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The Templar Legacy

  by Steve Berry

(about 543 pages)
total words
of all the books in our library
of all the books in our library
passive voice
of all the books in our library
all adverbs
of all the books in our library
of all the books in our library
of all the books in our library

clippings from this book

We’ve analyzed hundreds of millions of words, from thousands of different authors, training our linguistic models to recognize the most vivid words in the English language… the words that create the most intense sensory experiences: colors, textures, sounds, flavors, and aromas.

Based on our analysis, we’ve scanned through the pages of this book to find the two pages at the extremes, both the most-passive and the most-vivid pages, so that you can compare them side-by-side and see the difference:

he made the call to Copenhagen. “I agree. We’ve had enough separation, Cotton, it’s time for a divorce.” The declaration came with the matter-of-factness of the trial lawyer that she was. “Is there someone else?” he asked, uncaring. “Not that it matters, but yes. Hell, Cotton, we’ve been apart five years. I’m sure you haven’t been a monk during that time.” “You’re right. It’s time.” “You really going to retire from the navy?” “Already have. Effective yesterday.” She shook her head, like she did when Gary needed motherly advice. “Will you ever be satisfied? The Navy, then flight school, law school, JAG, the Billet. Now this sudden retirement. What’s next?” He’d never liked her condescending tone. “I’m moving to Denmark.” Her face registered nothing. He might as well had said he was moving to the moon. “What is it you’re after?” “I’m tired of being shot at.” “Since when? You love the Billet.” “Time to grow up.” She smiled. “So you think moving to Denmark will accomplish that miracle?” He had no intention of explaining himself. She didn’t care. Nor did he want her to. “It’s Gary I need to talk with.” “Why?” “I want to know if he’s okay with that.” “Since when have you cared what we thought?” “He’s why I got out. I wanted him to have a father around—” “That’s bullshit, Cotton. You got out for yourself. Don’t use that boy as an excuse. Whatever it is you’re planning, it’s for you, not him.” “I don’t the lane he saw the château. It filled a sheltered hollow that provided a clear measure of seclusion. Dark red brick and stone were arranged in symmetrical patterns over four stories, flanked by two ivy-crowned towers and topped with slanting slate roofs. Greenery spread out across the façade like rust on metal. Traces of a moat, now filled with grass and leaves, surrounded three sides. Slender trees rose in the rear and hedges of clipped yew guarded its base. “Some house,” Malone said. “Sixteenth century,” Mark noted. “I was told that she bought the château and the surrounding archaeological site. She calls the place Royal Champagne, after one of Louis XV’s cavalry regiments.” Two cars were parked out front. A late-model Bentley Continental GT—about $160,000, Malone recalled—and a Porsche Roadster, cheap by comparison. There was also a motorcycle. Malone approached the cycle and examined the left rear tire and muffler. The shiny chrome was scarred. And he knew precisely how that had happened. “That’s where I shot.” “Quite right, Mr. Malone.” He turned. The cultured voice had come from the portico. Standing outside the open front door was a tall woman, lean as a jackal, with shoulder-length auburn hair. Her features reflected a leonine beauty reminiscent of an Egyptian goddessthin brows, brooding cheeks, blunt nose. The skin was the color of mahogany, and she was dressed in a tasteful V-neck tank that exposed her toned shoulders and capped a knee-length, safari-print silk skirt. Leather sandals sheathed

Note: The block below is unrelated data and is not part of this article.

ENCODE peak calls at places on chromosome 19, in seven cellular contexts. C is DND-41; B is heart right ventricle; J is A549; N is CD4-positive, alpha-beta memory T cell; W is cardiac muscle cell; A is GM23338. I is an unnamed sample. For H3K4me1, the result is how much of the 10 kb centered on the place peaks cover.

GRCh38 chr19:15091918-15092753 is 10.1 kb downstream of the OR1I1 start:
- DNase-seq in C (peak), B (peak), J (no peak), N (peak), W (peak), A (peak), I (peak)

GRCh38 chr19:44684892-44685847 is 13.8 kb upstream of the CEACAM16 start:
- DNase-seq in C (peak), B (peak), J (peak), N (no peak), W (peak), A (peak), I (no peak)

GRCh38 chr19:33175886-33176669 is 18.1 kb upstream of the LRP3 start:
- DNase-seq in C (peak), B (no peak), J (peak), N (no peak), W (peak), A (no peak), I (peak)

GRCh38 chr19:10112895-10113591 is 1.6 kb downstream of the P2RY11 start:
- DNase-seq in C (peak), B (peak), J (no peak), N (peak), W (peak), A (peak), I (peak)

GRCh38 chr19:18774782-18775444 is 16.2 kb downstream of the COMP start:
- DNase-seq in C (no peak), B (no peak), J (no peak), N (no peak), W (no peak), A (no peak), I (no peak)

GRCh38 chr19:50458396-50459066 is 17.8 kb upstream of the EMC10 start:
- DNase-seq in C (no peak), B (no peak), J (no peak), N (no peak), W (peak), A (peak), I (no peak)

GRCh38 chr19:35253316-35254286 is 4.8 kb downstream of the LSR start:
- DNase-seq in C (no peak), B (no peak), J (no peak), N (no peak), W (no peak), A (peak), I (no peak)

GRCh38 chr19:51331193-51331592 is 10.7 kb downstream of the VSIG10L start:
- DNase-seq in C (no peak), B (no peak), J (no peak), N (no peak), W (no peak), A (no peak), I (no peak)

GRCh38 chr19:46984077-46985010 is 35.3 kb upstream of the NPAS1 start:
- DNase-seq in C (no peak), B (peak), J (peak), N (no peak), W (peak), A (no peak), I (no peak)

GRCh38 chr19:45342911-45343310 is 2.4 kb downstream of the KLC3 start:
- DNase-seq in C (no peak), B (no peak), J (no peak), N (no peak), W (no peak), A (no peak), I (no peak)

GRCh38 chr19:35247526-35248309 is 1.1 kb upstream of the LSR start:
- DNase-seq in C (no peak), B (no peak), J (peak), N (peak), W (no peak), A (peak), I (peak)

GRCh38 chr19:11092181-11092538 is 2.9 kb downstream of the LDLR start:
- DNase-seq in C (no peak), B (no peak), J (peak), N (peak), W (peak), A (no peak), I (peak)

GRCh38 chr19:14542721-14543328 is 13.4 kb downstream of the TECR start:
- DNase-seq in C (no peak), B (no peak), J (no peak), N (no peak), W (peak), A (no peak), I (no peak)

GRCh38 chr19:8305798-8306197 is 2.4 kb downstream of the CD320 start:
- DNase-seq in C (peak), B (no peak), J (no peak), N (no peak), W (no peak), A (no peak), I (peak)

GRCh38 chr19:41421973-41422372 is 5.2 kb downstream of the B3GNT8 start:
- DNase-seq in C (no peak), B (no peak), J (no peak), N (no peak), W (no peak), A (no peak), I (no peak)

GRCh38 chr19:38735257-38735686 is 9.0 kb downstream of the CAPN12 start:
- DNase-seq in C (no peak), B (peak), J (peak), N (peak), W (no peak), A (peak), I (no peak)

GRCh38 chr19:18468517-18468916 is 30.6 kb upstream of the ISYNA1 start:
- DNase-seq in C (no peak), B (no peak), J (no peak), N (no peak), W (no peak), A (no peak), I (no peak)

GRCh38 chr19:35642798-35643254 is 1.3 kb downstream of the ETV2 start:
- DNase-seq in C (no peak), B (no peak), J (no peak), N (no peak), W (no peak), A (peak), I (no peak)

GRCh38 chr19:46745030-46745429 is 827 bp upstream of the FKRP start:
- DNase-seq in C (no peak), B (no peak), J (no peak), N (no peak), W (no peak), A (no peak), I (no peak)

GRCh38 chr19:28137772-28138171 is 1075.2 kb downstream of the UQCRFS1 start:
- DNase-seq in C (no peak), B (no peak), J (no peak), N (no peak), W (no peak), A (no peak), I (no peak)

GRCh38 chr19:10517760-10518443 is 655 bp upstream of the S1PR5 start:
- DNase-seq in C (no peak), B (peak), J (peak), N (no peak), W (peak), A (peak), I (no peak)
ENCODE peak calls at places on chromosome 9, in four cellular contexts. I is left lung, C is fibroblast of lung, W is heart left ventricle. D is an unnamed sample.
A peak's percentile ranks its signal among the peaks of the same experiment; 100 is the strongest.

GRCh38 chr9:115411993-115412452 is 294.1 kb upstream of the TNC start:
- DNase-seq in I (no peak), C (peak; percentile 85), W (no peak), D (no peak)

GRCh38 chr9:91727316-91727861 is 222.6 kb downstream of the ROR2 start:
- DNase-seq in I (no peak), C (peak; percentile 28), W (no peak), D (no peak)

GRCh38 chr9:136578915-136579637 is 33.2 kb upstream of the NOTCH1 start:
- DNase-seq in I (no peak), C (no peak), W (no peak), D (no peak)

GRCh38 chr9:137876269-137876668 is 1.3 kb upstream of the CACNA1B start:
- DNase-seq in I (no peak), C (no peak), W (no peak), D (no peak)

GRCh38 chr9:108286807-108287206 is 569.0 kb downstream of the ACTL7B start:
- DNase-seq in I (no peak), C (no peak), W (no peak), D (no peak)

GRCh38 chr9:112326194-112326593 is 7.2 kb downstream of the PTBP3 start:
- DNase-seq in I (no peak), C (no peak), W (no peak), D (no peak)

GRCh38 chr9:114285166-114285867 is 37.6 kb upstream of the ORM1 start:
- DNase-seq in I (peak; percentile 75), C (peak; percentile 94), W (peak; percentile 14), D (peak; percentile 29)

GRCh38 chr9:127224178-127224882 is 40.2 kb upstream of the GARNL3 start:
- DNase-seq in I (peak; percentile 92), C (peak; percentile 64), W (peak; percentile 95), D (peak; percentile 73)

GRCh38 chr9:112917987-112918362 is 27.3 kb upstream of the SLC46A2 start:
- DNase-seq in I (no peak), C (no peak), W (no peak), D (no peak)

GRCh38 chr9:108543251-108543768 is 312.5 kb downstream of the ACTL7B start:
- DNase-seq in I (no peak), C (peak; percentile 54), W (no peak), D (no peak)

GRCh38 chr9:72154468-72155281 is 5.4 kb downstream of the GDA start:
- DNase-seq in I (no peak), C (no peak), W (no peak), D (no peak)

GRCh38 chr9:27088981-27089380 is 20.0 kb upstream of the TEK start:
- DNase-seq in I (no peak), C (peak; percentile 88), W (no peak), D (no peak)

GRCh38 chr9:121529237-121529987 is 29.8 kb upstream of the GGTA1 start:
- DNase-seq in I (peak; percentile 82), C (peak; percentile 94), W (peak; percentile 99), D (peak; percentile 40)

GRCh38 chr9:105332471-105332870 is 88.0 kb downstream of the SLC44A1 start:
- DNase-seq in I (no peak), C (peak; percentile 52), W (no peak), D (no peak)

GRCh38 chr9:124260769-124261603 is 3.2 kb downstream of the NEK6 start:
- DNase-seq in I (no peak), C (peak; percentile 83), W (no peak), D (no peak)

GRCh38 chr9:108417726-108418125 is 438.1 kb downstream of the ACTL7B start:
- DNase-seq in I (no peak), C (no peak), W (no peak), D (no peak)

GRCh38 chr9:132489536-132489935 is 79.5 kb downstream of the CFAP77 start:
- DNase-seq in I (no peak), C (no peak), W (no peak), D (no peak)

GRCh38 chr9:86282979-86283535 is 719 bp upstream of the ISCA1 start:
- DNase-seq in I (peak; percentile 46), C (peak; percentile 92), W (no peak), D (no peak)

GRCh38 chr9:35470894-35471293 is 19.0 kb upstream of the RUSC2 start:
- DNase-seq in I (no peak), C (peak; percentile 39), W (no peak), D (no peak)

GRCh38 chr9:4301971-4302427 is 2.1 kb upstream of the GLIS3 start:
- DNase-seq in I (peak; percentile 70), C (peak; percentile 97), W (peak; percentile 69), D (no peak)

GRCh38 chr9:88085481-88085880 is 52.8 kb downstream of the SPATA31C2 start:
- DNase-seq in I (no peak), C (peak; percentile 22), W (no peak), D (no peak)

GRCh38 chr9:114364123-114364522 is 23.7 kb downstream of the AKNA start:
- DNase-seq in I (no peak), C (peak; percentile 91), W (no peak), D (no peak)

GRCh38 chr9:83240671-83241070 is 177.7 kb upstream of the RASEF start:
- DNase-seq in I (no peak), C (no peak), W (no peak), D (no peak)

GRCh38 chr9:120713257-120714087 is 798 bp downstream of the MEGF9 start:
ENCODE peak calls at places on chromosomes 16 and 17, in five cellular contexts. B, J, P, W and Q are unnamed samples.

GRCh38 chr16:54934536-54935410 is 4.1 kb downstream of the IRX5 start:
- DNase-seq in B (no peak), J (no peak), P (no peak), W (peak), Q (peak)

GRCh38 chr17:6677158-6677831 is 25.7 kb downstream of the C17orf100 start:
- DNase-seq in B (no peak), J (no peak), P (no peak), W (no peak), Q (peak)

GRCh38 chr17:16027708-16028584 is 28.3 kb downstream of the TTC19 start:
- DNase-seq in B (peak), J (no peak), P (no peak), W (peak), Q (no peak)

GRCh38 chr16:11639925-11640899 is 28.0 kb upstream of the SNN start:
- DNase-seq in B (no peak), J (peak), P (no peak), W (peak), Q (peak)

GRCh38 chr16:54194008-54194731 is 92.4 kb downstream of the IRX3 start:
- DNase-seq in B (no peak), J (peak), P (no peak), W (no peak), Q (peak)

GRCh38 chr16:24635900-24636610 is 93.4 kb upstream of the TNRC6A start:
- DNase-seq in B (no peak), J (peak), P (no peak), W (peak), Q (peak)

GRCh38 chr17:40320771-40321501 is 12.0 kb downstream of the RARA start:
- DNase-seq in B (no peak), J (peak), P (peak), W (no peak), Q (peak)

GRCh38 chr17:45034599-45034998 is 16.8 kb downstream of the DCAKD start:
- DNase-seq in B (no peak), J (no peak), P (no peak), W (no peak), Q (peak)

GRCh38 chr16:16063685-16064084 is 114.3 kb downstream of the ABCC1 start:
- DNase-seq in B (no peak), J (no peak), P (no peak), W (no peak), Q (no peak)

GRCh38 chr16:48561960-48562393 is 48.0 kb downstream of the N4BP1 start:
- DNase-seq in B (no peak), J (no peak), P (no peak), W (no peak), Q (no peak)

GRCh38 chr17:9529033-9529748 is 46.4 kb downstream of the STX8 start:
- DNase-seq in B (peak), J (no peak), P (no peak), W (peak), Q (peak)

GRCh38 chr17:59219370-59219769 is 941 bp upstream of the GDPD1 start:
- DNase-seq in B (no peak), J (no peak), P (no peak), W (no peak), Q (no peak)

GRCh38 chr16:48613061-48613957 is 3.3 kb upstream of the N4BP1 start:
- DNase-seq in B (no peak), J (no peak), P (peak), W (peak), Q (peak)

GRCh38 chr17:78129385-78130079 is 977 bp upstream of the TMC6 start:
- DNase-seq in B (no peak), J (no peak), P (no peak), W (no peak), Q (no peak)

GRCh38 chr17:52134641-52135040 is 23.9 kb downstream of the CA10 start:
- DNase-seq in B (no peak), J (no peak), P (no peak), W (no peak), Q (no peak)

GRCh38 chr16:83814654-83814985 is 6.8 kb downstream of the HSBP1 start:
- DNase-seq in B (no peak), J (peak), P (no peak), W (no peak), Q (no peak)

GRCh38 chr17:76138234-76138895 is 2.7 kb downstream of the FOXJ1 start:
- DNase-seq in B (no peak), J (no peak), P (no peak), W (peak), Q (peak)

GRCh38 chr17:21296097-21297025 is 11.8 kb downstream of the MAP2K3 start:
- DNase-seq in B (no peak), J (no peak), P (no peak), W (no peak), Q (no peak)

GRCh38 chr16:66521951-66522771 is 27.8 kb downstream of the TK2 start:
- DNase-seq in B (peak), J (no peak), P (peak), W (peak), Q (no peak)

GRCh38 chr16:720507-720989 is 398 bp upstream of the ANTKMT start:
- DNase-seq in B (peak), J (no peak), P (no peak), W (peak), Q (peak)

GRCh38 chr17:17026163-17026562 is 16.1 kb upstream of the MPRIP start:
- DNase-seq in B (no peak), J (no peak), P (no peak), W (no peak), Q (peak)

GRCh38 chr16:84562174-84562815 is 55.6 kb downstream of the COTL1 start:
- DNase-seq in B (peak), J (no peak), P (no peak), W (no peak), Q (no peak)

emotional story arc

Click anywhere on the chart to see the most significant emotional words — both positive & negative — from the corresponding section of the text…
This chart visualizes the the shifting emotional balance for the arc of this story, based on the emotional strength of the words in the prose, using techniques pioneered by the UVM Computational Story Lab. To create this story arc, we divided the complete manuscript text into 50 equal-sized chunks, each with 2716.96 words, and then we scored each section by counting the number of strongly-emotional words, both positive and negative. The bars in the chart move downward whenever there’s conflict and sadness, and they move upward when conflicts are resolved, or when the characters are happy and content. The size of each bar represents the positive or negative word-count of that section.

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